I recently (about two months ago) read an article that explained some user interface paradigm that I can't remember the name of and I also can't find the article anymore.
The paradigm allows for decoupling the user interface and backend through message passing (via some queueing implementation). So each user action results in a message being pased to the backend. The user interface is then updated to inform the user that his request is being processed.
The assumption is that a user interface is stale by definition. When you read data from some store into memory, it is stale because another transaction may be updating the same data already. If you assume this, it makes no sense to try to represent the 'current' database state in the user interface (so the delay introduced by passing messages to a backend doesn't matter).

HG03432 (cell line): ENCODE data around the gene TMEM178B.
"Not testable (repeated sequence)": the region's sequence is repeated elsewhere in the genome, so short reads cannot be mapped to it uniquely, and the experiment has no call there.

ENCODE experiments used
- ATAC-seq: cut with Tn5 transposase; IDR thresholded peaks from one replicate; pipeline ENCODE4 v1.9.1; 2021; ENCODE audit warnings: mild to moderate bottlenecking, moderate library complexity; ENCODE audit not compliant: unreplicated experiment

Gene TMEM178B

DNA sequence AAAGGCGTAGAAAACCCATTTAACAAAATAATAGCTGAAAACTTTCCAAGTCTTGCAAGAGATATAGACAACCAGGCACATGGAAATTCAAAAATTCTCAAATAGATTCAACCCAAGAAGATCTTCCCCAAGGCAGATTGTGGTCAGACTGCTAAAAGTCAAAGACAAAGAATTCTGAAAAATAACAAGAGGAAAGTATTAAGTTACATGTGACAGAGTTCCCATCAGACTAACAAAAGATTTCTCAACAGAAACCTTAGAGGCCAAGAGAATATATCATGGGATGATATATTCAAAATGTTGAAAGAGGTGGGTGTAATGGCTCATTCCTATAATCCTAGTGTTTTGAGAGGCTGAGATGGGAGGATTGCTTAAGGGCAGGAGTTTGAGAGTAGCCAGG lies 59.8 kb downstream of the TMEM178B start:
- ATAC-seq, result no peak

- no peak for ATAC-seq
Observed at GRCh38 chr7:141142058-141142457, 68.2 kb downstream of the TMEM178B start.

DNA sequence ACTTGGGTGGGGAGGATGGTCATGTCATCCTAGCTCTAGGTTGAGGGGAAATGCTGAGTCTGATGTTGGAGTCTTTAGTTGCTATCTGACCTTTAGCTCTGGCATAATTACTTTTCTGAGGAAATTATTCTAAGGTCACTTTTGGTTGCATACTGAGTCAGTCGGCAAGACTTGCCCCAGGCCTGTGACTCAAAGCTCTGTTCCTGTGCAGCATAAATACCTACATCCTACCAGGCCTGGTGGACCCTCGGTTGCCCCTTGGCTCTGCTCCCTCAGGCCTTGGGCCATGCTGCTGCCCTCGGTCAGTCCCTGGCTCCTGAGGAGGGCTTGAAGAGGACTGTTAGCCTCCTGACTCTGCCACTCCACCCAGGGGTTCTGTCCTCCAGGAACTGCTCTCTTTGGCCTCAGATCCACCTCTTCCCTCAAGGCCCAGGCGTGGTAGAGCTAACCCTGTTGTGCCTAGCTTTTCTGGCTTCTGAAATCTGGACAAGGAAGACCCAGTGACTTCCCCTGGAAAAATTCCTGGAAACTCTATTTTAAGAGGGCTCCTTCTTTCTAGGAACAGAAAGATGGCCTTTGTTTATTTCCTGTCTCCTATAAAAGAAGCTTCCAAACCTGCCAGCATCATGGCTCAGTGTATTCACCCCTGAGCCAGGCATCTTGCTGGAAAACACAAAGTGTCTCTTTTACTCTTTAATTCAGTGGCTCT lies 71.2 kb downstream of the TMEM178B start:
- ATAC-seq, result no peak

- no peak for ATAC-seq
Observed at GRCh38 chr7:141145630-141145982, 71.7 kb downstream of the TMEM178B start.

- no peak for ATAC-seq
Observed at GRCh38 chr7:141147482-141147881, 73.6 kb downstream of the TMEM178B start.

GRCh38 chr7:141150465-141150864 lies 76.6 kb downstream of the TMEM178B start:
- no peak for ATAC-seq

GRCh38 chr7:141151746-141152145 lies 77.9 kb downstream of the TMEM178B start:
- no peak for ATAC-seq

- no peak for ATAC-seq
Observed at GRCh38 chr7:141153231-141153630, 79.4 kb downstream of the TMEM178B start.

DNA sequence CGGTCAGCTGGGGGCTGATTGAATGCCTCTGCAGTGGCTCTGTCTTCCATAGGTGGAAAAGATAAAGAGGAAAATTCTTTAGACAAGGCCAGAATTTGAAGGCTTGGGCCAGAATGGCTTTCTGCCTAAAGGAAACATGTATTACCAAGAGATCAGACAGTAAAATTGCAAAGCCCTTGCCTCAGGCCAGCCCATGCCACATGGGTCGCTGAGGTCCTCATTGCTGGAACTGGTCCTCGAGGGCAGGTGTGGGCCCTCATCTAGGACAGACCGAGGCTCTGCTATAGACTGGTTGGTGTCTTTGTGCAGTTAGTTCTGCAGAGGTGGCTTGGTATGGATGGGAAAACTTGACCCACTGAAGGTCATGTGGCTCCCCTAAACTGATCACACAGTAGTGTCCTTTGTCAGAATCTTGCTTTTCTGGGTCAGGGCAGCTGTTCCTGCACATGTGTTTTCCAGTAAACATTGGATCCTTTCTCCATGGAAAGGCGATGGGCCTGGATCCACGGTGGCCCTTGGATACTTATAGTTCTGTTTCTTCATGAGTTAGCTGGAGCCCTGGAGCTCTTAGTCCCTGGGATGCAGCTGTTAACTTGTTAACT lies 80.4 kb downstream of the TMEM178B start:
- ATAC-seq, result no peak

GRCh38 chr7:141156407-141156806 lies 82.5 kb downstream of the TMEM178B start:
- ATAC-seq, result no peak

If I remember correctly, the article also mentioned a read-optimized data store for rendering the user interface.
The article assumed a high-traffic web application. A primary reason for using a message queue communicating with the backend is performance: returning control to the user as soon as possible. Updating backend stores is handled by another process and eventually these changes also become visible to the user.
I hope I have explained accurately enough what I'm looking for. If someone can provide some pointers to what I'm looking for, thanks very much in advance.